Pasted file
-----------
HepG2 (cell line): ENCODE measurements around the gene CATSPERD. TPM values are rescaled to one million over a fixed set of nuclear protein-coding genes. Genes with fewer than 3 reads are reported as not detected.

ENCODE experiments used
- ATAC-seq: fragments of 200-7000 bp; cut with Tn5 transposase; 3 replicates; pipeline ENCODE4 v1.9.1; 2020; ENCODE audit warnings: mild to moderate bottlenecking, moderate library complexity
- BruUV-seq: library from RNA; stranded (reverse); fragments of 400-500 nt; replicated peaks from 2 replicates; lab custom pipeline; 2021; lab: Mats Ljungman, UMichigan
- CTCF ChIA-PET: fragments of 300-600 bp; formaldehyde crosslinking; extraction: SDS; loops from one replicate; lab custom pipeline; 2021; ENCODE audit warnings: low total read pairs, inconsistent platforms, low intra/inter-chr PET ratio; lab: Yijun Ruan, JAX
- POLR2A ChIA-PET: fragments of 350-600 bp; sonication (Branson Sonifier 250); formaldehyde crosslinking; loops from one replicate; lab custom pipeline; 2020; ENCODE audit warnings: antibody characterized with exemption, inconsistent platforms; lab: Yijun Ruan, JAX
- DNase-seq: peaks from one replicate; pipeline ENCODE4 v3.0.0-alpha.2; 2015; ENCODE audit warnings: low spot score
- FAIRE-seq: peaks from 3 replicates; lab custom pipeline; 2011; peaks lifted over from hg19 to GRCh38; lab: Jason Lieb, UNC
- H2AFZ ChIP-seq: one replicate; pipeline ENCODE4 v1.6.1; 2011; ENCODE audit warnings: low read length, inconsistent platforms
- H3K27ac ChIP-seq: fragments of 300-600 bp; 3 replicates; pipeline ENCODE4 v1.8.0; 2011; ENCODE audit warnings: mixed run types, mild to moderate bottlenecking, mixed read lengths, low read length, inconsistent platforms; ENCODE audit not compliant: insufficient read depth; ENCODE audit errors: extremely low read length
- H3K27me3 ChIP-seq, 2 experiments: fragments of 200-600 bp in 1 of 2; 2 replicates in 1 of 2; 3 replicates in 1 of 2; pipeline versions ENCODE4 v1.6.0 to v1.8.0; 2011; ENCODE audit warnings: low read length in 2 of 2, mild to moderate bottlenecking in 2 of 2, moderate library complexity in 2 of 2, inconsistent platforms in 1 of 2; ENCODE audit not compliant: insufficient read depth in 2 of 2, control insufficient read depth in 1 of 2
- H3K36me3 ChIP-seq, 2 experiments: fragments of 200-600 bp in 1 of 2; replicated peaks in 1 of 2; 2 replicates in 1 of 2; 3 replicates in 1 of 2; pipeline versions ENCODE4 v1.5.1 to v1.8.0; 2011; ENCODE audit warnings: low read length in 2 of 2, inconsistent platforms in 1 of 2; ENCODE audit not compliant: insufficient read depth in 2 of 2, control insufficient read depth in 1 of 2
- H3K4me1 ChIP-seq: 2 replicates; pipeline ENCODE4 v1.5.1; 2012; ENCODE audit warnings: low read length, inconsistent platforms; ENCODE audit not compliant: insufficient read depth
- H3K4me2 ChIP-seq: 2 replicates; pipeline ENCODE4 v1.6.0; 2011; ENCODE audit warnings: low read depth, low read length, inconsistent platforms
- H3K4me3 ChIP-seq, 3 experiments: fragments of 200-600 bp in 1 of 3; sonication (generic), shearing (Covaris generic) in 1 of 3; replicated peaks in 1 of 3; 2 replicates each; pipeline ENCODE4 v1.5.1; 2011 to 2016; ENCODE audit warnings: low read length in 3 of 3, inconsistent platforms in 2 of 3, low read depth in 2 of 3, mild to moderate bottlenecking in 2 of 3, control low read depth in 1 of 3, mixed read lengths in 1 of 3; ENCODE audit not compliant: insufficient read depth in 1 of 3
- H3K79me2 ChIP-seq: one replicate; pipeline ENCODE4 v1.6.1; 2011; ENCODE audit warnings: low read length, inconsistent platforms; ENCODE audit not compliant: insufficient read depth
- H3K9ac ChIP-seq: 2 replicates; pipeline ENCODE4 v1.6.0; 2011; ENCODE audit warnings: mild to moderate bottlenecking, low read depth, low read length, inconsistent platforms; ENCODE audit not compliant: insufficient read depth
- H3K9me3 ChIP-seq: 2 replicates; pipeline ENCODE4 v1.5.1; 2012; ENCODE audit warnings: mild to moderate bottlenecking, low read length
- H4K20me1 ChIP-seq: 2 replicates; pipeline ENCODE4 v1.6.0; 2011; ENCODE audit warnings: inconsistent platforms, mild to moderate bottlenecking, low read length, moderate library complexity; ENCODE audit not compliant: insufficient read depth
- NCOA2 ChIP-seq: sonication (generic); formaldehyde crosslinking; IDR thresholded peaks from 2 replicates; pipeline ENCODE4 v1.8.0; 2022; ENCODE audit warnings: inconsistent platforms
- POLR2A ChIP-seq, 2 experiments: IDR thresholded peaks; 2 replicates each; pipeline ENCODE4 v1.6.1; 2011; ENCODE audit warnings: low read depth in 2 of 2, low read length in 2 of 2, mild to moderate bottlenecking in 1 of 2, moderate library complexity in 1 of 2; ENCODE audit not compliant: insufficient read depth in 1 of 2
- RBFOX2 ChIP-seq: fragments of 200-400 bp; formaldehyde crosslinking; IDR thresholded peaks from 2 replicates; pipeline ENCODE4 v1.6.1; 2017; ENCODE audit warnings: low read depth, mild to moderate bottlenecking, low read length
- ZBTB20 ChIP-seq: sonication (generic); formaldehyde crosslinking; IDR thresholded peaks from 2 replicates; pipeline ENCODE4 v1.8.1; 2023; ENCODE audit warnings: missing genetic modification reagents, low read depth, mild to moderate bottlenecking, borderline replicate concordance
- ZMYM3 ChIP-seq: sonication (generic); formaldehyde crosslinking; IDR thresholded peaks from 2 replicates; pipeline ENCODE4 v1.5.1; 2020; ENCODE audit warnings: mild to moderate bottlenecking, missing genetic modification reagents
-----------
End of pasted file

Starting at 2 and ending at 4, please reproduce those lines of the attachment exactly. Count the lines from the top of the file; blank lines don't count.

ENCODE experiments used
- ATAC-seq: fragments of 200-7000 bp; cut with Tn5 transposase; 3 replicates; pipeline ENCODE4 v1.9.1; 2020; ENCODE audit warnings: mild to moderate bottlenecking, moderate library complexity
- BruUV-seq: library from RNA; stranded (reverse); fragments of 400-500 nt; replicated peaks from 2 replicates; lab custom pipeline; 2021; lab: Mats Ljungman, UMichigan